This paper was also presented as SPE 106593 at the 2007 SPE Latin American and Caribbean Petroleum Engineering Conference held in Buenos Aires, Argentina, 15–18 April 2007.
Production of large volumes of water, coupled with production of formation sand and fines from oil and gas wells, often curtails the potential production of hydrocarbon. It is therefore highly desirable to decrease the volume of water and mitigate the solids produced from producing wells. Water and sand control generally have been addressed as separate problems with different treatment solutions. This paper discusses the development, and presents the field testing results, of a 2-step process that combines both water- and sand-control treatments into a single treatment.
Laboratory experiments were performed to examine the impact of these combined treatments. The relative permeability modifier (RPM) treatment results in water permeability reduction with little or no reduction in permeability to oil. Treatment with a consolidating agent transforms the unconsolidated formation sand and/or loosely packed proppant into a cohesive, consolidated, yet highly permeable, pack. The combined process has been field tested successfully. Results from field tests have shown that this process helped reduce on average 50% of water production, effectively eliminated the production of formation sand, and allowed the wells to withstand high production flow rates.
Both water production and sand production are a major concern in the petroleum industry because they are the most costly problems affecting hydrocarbon production rates. It has been shown that water production impacts the tendency of sand production.1 A recent study performed by Wu et al.2 showed that the effect of water cut on perforation failure and sand production is most significant for sandstones with high clay content.
Many oil wells produce a gross effluent comprising greater than 80% by volume of water. As a result, most of the pumping energy is expended in lifting water from the well, after which, the effluent must undergo an expensive separation process to recover water-free hydrocarbons. Disposal of the remaining water is also a troublesome and expensive process. For these reasons alone, it is highly advantageous to decrease the volume of water produced from oil and gas wells. In addition, however, decreasing the flow of water into the wellbore can help lower the liquid level over the pump in the wellbore and reduce backpressure in the formation to improve pumping efficiency and net daily oil production.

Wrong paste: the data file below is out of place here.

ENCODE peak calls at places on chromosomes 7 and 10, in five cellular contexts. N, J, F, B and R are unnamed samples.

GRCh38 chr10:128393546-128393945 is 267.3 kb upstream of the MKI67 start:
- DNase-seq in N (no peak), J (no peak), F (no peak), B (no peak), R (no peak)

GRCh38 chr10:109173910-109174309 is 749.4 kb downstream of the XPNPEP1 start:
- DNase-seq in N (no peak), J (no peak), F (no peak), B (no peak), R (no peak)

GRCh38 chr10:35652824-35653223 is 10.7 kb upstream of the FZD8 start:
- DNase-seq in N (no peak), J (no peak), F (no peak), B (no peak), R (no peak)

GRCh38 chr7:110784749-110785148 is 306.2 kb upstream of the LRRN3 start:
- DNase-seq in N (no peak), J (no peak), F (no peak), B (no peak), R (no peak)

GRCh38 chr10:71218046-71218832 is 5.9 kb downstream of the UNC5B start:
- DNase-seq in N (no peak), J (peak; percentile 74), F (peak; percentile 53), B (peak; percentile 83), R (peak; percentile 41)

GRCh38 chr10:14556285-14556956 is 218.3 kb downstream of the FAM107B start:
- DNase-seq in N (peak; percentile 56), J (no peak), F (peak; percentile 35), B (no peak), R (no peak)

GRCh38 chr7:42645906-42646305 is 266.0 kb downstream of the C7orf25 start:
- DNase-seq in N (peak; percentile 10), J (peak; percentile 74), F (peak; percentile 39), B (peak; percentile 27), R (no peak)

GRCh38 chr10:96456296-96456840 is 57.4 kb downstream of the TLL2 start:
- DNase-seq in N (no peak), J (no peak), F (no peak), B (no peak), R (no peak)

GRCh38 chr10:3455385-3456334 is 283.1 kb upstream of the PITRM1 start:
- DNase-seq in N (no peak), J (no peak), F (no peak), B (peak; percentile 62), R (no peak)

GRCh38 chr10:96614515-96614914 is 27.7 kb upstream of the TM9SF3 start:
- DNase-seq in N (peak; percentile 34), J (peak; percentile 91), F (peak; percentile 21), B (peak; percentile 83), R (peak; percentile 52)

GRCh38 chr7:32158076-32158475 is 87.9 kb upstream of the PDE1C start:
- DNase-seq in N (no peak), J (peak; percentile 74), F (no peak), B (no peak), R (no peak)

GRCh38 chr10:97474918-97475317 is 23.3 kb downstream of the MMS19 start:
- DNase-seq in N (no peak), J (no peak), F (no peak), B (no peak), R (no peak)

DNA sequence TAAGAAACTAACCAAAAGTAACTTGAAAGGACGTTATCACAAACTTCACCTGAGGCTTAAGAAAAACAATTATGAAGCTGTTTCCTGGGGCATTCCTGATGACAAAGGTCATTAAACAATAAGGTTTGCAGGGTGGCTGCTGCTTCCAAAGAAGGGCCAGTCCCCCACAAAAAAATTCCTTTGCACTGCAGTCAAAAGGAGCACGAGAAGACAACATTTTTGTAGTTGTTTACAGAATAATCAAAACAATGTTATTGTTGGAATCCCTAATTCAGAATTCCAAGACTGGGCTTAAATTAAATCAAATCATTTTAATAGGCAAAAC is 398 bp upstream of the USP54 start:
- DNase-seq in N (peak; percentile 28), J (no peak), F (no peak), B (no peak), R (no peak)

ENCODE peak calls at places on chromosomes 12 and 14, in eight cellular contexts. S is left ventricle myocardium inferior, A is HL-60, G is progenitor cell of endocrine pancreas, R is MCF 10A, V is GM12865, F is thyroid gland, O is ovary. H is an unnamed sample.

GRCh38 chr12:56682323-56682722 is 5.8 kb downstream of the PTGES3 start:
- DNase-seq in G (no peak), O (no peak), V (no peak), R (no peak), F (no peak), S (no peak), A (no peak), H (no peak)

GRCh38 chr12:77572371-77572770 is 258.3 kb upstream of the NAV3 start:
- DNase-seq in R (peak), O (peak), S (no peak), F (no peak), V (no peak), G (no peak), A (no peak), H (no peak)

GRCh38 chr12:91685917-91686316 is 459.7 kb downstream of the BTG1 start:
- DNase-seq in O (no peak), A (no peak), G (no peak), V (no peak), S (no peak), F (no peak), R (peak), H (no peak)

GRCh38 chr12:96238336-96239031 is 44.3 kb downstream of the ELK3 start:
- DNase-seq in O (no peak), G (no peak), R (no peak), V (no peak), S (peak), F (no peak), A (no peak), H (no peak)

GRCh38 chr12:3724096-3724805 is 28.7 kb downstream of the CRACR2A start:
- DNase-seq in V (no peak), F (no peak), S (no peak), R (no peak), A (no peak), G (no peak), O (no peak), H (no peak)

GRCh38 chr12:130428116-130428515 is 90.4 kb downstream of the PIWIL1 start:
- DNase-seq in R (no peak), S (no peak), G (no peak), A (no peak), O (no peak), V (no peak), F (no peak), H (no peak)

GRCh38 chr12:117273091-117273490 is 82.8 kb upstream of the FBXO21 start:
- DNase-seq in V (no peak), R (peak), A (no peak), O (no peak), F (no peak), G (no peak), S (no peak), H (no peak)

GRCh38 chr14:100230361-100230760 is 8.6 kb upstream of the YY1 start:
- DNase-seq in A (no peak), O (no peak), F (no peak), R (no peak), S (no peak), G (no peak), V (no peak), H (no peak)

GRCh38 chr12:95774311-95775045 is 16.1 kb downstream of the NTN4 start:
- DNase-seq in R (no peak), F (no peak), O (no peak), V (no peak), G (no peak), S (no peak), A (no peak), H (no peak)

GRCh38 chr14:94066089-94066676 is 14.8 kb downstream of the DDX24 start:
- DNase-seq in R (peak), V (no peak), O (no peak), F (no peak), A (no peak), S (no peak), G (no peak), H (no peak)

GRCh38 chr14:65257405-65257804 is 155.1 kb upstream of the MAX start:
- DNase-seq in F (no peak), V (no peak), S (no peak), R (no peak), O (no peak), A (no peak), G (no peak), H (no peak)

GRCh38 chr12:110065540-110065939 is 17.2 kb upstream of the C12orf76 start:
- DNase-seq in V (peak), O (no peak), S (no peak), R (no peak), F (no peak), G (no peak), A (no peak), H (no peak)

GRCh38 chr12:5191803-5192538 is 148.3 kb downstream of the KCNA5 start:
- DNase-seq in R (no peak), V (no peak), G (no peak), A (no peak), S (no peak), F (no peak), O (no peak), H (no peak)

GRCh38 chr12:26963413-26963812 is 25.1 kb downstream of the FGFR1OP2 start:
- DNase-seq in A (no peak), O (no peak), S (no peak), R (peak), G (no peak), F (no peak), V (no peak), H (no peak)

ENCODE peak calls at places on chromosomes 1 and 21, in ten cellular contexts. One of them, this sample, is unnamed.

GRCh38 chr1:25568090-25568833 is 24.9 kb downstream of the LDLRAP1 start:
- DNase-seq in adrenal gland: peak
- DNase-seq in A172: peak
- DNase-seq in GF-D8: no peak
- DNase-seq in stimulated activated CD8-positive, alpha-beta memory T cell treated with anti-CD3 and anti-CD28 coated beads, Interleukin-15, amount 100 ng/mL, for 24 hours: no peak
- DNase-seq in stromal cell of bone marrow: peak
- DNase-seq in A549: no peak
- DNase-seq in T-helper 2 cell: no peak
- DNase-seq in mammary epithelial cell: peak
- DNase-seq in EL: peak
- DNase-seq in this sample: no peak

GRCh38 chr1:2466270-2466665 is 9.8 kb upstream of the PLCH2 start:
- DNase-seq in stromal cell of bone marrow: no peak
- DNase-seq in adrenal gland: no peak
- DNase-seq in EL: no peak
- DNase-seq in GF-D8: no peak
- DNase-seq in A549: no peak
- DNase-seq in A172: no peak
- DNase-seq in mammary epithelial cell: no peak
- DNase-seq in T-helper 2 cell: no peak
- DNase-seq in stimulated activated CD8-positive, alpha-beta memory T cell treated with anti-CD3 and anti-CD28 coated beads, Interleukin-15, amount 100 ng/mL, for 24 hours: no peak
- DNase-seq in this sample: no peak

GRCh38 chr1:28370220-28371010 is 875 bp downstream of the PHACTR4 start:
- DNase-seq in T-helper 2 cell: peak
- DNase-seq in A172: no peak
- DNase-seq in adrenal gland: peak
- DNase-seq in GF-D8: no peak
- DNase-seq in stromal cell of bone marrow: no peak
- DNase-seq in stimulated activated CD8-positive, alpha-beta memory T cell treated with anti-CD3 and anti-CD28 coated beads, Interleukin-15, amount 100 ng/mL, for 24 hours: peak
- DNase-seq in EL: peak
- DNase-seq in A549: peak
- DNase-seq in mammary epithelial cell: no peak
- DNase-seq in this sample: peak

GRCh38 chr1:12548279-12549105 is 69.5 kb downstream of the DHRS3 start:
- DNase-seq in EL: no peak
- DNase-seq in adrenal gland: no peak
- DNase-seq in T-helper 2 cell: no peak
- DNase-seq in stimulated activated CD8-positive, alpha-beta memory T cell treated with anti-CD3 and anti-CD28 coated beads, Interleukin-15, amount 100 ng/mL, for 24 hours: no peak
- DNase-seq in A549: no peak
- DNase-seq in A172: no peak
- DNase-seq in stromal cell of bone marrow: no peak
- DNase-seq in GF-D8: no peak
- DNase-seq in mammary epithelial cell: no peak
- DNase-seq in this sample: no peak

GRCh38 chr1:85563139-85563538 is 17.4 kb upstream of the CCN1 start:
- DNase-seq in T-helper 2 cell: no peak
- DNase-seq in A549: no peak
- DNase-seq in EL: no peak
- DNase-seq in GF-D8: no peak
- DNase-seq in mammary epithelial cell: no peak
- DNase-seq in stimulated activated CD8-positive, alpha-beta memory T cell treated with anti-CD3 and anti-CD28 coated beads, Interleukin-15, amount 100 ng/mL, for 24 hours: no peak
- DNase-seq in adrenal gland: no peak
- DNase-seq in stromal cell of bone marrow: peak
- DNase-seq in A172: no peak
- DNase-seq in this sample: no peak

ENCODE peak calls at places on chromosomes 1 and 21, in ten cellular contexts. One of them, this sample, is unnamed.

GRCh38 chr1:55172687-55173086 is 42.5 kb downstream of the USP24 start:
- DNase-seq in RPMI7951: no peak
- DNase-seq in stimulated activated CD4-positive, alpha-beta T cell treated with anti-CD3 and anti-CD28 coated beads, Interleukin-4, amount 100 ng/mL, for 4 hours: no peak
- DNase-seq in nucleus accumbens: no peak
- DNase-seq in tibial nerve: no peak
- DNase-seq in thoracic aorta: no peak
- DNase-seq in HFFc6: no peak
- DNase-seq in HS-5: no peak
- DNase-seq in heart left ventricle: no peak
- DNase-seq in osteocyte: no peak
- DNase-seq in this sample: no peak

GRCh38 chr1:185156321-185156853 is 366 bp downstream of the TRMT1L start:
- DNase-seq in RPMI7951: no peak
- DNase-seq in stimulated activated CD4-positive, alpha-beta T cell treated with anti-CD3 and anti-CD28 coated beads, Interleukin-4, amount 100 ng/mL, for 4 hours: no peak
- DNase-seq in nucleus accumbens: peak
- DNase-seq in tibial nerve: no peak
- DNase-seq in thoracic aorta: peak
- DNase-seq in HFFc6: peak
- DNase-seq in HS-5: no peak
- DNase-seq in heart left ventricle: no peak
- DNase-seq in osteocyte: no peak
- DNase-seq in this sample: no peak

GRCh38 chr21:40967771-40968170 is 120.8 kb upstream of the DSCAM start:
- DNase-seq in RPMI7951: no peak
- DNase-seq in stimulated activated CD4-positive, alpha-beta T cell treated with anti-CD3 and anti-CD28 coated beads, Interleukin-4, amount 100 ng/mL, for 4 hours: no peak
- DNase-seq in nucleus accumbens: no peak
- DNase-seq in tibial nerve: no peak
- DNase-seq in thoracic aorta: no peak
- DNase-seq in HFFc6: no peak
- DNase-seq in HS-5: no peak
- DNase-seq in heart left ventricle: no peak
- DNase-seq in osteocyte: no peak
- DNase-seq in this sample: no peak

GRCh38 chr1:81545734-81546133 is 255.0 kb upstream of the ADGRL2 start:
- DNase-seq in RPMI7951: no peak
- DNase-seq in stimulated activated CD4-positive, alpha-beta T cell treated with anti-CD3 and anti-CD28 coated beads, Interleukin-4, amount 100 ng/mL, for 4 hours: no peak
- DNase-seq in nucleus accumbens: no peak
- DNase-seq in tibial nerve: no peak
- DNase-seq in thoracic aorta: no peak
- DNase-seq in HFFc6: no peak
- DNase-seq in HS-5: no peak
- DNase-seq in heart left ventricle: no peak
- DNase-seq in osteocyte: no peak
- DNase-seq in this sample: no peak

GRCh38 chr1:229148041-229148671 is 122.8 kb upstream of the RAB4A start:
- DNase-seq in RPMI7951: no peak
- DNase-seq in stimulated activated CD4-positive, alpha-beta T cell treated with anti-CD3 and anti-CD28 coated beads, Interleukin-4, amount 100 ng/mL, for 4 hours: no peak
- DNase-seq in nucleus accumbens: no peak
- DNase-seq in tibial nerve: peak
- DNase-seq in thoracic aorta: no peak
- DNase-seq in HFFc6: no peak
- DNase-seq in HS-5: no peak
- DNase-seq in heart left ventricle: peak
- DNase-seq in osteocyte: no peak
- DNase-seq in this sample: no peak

Another expensive byproduct that often accompanies oil and gas production is the production of formation sand and fines particulates, which is often preceded by water intrusion. Once water production begins, cementation between formation sand grains can deteriorate, allowing the formation sand and fines to migrate, or produce, with the production fluids. The higher the flow rates, the worse the problem. Fines migration often causes formation damage as pore channels or flow paths become plugged with fine particles. The wellbore can become filled with formation sand, choking off the production flow path and often requiring workovers to remove the sand fills. Formation particulates produced with production fluids can also destroy downhole and surface equipment.
These unwanted byproducts of oil and gas production have typically been addressed as separate issues requiring separate treatment solutions. Water control or conformance has been addressed by numerous studies.3–6 Plastic or resins were applied in consolidation treatments for sand control starting in the 1940s.7,8 The system described in this study offers a fresh approach for attacking both water and sand production problems at their source, using a single two-step process. It provides a viable and cost-effective treatment plan for reducing water and solids that can result in significant savings in time and production cost during the life of the well.
The chemical systems that are suitable for reducing or controlling water production in this study are nonsealing systems. They allow the flow of fluids through a porous medium even after the treatment. These non-sealing systems are typically dilute solutions of water-soluble polymers. They reduce effective water permeability by means of a "wall effect" by polymer adsorption onto the formation,9 creating a layer of hydrated polymer along the pore throat that inhibits water flow without substantially reducing the flow of hydrocarbons (Fig. 1).